One of the many things I’ve been up to is moving.  A dear friend of mine has decided to leave this city for a few months and travel to Europe, doing yoga/meditation type trainings and spending time with some cherished friends across the pond.  Lucky me decided to snap up her cheap apartment in one of the best parts of the city while she’s gone…and interestingly, my sublet ends at the same time I will be wrapping up my job.  This parallel timing makes me very intrigued about what I’m going to make happen for the Fall…because I have to make something happen!

I’m glad that I have given a few months notice at my job, because it’s allowing me to really know this is the right decision for me.   Although some days at work are excruciating because I can see the irresistible, seductive light at the end of the tunnel – which makes me realize just how energetically taxing it is to be sitting at a desk all day – I’m also trying to appreciate the really good things about my job, and grateful to have the time to prepare for what’s around the corner.   Even if I don’t know what it looks like – I have given myself time to figure it out, or at least get some clarity.   And my friend’s cozy living space, steps from the city but in a quiet neighbourhood adjacent to a huge park, is the perfect place to spend the summer being divinely inspired and plotting my next moves.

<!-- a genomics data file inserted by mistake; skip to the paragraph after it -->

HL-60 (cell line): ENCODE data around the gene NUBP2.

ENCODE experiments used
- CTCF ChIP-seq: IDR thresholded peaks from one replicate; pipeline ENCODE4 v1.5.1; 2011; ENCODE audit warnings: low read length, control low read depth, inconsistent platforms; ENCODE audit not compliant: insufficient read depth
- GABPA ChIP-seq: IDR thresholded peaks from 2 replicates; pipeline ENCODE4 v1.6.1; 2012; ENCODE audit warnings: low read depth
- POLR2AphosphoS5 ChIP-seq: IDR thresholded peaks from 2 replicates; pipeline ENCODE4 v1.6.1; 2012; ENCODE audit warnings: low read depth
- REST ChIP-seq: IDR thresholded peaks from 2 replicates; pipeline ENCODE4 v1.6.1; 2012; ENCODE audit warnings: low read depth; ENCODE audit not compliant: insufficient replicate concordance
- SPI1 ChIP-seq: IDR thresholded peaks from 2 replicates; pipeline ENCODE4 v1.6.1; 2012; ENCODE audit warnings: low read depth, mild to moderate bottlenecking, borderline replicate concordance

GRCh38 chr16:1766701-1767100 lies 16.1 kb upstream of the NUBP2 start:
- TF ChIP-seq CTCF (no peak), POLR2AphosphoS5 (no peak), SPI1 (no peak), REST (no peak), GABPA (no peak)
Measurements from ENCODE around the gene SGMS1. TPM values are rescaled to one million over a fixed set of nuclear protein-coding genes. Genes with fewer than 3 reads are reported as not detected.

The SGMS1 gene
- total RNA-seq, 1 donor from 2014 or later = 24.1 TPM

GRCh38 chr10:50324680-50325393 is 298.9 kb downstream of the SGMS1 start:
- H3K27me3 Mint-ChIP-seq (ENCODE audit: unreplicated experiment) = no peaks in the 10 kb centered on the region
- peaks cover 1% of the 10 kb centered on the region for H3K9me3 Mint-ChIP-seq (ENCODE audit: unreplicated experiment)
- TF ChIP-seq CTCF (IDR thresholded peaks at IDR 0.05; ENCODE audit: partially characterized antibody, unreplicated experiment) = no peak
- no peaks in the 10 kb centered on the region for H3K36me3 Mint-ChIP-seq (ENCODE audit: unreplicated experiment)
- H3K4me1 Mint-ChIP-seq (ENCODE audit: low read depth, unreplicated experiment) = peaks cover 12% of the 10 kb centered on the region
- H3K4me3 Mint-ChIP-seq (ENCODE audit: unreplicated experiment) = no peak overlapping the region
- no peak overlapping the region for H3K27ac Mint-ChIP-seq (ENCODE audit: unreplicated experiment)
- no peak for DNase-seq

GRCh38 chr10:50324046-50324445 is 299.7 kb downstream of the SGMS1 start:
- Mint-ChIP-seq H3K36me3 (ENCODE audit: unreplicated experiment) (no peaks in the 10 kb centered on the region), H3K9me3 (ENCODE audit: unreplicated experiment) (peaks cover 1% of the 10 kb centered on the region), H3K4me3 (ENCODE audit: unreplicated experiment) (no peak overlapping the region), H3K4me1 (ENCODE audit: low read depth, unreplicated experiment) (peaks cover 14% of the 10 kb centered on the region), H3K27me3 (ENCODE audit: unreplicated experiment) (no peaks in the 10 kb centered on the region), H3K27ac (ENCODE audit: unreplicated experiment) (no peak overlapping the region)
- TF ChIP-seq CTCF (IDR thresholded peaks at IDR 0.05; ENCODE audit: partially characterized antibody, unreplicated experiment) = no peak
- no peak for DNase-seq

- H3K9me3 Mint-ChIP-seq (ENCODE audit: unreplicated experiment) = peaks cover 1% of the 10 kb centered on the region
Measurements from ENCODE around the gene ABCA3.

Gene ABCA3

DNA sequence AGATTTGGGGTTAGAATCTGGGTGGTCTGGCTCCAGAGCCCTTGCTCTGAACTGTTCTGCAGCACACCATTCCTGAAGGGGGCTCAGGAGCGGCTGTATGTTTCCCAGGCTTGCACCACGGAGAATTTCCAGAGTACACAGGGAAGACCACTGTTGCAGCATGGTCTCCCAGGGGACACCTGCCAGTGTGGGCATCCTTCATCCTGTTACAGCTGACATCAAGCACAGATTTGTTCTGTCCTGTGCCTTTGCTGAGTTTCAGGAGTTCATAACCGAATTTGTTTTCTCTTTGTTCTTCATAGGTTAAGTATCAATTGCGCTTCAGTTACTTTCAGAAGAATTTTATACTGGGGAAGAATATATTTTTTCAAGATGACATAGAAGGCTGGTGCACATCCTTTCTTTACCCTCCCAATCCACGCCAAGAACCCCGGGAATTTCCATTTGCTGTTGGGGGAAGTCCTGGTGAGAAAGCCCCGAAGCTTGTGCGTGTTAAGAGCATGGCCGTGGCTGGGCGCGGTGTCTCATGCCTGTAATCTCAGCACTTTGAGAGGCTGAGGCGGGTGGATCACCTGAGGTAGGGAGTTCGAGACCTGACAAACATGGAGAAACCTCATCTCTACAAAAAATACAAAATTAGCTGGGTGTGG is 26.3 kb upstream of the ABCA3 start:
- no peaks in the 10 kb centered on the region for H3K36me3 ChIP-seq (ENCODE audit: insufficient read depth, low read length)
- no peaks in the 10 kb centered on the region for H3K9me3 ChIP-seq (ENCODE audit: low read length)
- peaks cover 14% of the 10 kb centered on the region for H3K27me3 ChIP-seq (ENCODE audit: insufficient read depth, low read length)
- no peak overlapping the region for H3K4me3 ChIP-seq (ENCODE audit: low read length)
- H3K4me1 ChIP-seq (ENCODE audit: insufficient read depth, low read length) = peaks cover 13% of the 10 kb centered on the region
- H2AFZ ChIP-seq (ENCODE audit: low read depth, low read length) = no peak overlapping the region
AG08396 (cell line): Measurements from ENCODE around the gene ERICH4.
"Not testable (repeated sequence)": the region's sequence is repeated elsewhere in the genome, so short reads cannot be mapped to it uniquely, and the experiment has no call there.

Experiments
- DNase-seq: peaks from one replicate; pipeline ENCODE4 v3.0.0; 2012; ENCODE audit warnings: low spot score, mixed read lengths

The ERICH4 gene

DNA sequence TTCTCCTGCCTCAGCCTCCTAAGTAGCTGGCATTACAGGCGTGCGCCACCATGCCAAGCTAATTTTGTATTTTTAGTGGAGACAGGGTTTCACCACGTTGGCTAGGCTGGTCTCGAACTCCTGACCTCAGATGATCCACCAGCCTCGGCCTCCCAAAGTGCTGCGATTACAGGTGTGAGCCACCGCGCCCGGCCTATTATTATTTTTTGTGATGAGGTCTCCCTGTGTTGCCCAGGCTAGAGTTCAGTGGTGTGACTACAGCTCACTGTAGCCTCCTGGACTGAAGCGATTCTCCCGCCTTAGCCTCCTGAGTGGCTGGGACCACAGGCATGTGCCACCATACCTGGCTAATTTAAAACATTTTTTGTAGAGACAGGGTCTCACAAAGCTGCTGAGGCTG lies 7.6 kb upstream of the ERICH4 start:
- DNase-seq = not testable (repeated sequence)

ganesha, the elephant-headed 'remover of obstacles' in hindusim

ganesha, the elephant-headed ‘remover of obstacles’ in hindusim (photo credit: Michele LaBelle)